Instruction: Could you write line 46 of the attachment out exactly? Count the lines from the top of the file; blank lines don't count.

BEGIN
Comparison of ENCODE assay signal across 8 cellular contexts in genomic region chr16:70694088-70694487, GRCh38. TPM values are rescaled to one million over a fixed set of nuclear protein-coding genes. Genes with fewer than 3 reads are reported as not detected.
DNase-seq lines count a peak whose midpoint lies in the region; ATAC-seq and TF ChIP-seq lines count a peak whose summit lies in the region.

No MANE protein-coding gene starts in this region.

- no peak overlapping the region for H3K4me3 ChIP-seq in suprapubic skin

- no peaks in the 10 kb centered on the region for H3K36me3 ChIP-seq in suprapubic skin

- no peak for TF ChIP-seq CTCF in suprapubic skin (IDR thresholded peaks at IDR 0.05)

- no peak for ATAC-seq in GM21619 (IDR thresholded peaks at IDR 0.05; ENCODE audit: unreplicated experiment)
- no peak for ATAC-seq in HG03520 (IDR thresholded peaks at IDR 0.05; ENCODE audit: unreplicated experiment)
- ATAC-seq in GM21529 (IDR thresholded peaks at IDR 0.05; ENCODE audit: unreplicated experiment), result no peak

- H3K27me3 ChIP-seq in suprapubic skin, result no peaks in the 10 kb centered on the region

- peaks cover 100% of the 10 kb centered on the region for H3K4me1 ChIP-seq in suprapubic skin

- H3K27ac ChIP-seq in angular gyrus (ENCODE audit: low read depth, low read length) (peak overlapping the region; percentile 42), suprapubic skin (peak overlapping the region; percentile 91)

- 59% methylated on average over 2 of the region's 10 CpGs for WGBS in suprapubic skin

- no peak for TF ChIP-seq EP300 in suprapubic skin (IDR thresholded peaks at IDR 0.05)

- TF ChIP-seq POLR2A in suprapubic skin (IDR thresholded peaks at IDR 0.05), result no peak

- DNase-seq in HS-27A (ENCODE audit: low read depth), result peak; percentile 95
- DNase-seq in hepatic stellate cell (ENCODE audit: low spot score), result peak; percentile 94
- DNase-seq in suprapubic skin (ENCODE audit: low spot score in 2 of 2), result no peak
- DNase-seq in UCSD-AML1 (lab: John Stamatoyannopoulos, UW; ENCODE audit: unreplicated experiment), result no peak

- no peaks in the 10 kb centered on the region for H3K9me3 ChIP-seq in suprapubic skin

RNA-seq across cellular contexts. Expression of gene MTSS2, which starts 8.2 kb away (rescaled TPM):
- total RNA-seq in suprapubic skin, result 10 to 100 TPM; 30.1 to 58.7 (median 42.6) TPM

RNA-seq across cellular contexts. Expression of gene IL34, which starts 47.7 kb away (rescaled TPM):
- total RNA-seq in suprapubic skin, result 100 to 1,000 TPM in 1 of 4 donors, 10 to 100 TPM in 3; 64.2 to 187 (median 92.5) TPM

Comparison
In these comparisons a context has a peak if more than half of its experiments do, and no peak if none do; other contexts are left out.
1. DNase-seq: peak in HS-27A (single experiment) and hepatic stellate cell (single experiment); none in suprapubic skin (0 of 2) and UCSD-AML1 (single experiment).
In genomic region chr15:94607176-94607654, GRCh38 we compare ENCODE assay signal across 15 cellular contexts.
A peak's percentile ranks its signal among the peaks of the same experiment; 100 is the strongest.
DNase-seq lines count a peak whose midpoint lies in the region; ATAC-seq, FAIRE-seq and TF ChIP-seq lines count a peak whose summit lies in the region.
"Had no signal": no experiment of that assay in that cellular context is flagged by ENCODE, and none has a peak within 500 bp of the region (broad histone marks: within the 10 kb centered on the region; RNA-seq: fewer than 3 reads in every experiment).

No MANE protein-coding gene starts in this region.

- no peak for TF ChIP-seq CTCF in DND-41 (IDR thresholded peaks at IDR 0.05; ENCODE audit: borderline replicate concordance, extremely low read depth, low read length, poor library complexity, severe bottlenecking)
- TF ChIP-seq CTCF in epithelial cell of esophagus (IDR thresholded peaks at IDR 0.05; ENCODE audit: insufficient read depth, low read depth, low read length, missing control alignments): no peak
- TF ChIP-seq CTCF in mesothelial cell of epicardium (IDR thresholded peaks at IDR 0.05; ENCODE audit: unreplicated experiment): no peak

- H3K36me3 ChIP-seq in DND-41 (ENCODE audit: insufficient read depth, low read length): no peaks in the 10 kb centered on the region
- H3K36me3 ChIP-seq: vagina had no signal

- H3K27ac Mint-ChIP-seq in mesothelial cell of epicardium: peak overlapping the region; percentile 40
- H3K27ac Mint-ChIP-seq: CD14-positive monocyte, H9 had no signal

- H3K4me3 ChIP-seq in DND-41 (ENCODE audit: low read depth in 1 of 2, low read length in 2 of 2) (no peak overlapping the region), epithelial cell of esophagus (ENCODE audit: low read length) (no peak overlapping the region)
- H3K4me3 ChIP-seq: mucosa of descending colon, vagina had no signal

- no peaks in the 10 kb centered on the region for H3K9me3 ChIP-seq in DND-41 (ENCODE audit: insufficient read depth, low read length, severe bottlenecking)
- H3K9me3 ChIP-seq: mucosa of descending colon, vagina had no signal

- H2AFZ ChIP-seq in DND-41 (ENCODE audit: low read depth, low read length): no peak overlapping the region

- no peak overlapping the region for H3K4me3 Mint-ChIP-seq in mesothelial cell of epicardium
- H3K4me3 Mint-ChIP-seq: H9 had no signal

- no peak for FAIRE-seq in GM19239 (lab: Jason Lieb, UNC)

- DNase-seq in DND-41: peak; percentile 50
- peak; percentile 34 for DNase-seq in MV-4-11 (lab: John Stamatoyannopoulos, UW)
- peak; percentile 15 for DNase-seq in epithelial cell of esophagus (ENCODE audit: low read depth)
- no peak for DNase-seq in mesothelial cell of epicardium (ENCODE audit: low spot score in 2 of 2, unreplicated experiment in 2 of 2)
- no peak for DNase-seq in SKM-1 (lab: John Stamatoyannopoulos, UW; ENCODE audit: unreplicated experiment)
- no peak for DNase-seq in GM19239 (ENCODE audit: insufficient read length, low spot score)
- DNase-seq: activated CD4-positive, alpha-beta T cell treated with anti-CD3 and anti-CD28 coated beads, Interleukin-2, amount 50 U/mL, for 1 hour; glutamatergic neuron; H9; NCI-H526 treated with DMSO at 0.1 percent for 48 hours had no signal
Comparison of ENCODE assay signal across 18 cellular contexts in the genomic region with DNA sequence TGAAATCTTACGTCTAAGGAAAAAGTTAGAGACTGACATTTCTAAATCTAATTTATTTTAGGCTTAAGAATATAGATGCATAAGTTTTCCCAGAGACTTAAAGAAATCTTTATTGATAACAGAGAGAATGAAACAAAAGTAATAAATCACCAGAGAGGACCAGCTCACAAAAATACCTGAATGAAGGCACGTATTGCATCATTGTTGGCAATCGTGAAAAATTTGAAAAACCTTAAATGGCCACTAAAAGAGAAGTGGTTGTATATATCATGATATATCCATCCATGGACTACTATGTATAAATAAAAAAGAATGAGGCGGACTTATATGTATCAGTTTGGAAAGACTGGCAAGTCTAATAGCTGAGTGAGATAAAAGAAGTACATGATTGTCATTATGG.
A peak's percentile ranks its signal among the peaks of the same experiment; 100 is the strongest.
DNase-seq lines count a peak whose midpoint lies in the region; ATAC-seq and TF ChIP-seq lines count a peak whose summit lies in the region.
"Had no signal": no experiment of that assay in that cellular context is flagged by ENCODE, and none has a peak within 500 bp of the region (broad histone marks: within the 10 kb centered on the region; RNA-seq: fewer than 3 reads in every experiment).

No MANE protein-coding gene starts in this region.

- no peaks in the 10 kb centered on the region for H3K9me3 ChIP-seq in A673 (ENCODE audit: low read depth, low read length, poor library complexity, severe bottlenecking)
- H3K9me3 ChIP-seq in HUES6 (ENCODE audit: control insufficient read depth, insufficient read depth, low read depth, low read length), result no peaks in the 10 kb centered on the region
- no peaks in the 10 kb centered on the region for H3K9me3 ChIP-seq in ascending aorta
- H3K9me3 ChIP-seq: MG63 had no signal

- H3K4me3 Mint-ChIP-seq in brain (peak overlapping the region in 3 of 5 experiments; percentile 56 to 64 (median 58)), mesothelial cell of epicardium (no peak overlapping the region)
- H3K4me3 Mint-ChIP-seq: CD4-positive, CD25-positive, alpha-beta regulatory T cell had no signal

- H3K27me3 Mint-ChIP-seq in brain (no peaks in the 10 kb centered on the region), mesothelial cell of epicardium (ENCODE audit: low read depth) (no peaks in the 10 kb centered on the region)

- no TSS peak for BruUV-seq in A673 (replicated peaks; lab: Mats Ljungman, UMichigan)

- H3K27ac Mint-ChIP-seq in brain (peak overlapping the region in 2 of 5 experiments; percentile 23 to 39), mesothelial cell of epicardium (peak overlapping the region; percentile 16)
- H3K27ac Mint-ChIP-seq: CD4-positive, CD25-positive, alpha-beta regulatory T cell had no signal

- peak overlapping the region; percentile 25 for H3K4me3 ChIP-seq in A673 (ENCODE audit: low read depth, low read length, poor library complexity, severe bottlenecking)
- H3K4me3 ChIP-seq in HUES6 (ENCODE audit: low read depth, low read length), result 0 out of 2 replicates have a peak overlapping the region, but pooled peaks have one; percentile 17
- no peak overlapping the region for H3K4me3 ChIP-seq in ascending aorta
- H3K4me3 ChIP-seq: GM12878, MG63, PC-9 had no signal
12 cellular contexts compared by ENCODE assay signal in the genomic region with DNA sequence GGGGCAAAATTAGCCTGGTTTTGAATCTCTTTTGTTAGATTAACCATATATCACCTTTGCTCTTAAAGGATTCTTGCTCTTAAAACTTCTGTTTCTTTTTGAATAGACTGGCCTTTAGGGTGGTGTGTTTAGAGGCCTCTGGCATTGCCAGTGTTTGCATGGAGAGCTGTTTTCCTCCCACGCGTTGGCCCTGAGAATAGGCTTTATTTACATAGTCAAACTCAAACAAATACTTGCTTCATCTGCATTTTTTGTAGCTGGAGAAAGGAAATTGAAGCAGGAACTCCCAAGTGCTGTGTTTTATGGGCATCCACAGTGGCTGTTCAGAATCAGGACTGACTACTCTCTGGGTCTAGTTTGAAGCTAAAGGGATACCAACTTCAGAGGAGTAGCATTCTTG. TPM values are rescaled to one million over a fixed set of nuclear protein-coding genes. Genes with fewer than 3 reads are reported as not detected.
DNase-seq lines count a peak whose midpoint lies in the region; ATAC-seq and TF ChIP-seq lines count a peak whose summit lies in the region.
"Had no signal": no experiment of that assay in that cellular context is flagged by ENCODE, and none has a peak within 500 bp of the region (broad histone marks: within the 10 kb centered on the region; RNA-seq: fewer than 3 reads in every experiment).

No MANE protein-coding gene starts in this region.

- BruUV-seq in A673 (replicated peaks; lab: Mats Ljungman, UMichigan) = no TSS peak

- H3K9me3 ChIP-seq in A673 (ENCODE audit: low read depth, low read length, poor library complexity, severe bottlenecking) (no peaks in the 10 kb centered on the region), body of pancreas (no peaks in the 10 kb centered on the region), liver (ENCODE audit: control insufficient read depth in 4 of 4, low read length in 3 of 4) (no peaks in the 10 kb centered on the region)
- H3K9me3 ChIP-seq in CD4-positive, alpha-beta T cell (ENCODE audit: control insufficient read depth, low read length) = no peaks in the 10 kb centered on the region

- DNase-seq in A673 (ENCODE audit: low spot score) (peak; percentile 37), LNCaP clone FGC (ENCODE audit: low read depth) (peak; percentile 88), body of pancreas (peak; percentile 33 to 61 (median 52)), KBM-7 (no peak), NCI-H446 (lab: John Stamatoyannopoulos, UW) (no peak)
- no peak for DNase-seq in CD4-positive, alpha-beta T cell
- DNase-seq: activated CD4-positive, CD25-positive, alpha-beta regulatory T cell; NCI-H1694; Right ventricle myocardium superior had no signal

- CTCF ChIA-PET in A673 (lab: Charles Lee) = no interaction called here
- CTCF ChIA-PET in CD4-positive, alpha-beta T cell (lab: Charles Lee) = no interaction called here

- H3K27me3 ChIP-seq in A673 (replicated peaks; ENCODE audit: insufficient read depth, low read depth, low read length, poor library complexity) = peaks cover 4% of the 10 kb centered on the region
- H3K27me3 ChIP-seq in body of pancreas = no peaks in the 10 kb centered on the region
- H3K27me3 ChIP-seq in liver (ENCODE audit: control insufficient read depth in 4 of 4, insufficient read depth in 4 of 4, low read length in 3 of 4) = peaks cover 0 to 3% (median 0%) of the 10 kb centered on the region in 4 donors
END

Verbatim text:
- H3K4me3 Mint-ChIP-seq: H9 had no signal